The Amazing Link Between the Brain, Pain, and Emotions

Our perception of pain is created by brain circuits that work to filter information from sensory nerves throughout our bodies. If you slam your fingers in a door, it will feel like the pain is coming from your fingers, but in actuality it is rhythms in your brain.

Adjusting the pain volume
“The brain can say, ‘Hey that’s interesting. Turn up the volume on this pain information that’s coming in,'” says David Linden, a professor of neuroscience at Johns Hopkins University and author of the new book Touch: The Science of Hand, Heart, and Mind. “Or it can say, ‘Oh no – let’s turn down the volume on that and pay less attention to it.'”

Fluctuations in the perceptions of pain explain the phenomenon of people, such as soldiers during combat, who can be injured and yet not perceive the pain immediately. This occurs because their brain is engaged in other activities.

“Soldiers in the heat of the moment don’t recognize the pain that’s happening,” explains Linden. Another interesting aspect, though, is that post-combat, the same soldiers might perceive a great deal of pain from minor things, like being poked with a hypodermic needle.

Our emotions determine pain intensity
Our emotions can play a huge role in how well we tolerate pain and our perception of its intensity. When we are experiencing positive emotions related to feeling safe and cared for, our perception of pain is minimized. Conversely, negative emotions like fear can have an opposite effect and magnify our feelings of pain. This is one of the reasons that torture is so effective.

“If they want to accentuate pain during torture they can do this with humiliation [or] with an unpredictable schedule of delivering pain,” says Linden. “Those things will make the emotional component of the pain experience stronger.”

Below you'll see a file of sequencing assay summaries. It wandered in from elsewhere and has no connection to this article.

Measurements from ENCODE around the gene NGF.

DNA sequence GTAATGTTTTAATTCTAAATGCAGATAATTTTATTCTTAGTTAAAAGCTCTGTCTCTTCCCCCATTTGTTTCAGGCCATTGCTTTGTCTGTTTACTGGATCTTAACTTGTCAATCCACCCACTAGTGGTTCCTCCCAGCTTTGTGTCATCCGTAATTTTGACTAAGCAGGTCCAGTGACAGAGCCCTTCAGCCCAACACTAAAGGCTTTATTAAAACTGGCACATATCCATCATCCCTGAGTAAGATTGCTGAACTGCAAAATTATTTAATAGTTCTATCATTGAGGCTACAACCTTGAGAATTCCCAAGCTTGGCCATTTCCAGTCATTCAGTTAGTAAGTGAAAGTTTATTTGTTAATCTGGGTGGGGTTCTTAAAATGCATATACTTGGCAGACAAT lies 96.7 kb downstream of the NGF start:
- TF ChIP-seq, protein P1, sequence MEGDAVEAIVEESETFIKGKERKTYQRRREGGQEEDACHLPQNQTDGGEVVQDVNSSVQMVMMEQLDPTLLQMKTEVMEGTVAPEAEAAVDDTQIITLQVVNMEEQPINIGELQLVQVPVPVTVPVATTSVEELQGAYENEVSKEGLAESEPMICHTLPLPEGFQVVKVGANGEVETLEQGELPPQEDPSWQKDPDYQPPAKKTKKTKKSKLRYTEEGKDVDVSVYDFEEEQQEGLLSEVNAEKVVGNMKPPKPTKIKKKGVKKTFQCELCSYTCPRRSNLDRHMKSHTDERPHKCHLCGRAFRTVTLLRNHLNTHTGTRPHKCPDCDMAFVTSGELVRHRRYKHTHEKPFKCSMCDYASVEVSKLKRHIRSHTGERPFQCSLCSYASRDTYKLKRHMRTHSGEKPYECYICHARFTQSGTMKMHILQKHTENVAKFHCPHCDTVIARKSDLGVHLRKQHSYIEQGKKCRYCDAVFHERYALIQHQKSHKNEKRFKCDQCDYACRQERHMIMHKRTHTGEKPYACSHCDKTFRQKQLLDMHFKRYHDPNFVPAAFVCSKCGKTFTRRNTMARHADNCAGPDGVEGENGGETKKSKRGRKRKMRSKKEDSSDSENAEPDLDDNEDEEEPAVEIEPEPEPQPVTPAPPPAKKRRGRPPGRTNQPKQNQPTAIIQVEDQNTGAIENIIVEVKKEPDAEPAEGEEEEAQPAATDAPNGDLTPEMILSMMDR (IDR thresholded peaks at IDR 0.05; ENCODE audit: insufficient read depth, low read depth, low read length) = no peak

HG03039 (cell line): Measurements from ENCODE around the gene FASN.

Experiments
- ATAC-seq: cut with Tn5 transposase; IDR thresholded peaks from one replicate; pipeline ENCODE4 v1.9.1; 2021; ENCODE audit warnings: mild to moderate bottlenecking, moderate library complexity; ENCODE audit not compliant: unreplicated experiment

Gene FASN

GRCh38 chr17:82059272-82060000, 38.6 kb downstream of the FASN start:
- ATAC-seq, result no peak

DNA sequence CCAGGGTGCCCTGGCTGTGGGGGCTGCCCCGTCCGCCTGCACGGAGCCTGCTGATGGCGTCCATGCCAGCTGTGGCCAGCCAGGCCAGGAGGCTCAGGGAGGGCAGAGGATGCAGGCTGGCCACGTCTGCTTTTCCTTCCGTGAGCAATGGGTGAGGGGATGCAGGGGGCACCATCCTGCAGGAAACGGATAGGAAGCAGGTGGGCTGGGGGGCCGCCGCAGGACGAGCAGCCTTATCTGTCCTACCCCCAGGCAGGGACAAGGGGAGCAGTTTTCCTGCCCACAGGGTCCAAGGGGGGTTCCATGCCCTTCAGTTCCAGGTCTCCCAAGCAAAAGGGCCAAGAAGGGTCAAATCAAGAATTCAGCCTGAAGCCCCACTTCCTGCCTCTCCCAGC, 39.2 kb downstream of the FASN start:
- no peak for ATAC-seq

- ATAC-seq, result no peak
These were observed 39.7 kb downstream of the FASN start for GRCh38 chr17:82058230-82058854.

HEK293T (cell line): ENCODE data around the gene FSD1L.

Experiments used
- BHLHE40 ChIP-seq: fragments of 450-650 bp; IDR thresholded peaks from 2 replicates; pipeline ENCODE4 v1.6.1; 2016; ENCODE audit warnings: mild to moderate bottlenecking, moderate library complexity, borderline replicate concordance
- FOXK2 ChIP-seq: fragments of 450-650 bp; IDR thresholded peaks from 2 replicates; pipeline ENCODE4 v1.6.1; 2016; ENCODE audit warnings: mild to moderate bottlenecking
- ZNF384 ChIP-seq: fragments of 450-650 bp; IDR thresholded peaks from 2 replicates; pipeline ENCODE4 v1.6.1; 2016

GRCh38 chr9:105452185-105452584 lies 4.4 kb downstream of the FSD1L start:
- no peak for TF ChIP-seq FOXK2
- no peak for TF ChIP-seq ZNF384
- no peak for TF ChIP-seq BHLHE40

The emotions we attach to our perception of pain are also determined by the brain. This is because the brain functions in two different systems when processing pain information that has been transmitted from the sensory nerve endings.

One of those systems calculates the location, intensity and other characteristics of the pain, such as burning, aching, throbbing, stabbing, and so on.

“And then,” says Linden. “There is a completely separate system for the emotional aspect of the pain – the part that makes us go, ‘Ow! This is terrible.’”

How does the brain do it?
Scientists have long tried to understand how exactly the brain is able to regulate pain perception. In an effort to better understand this, a study was conducted by a team at Brown University to analyze correlations between low-frequency brain waves in the region of the brain correlated to hand sensations. Previous research has shown that low-frequency brain-wave rhythms increase when the brain blocks information from the sensory nerves in the hand.

These researchers hypothesized that an answer about why these rhythms increase might be found in the frontal region of the brain that is activated to help us ignore distractions.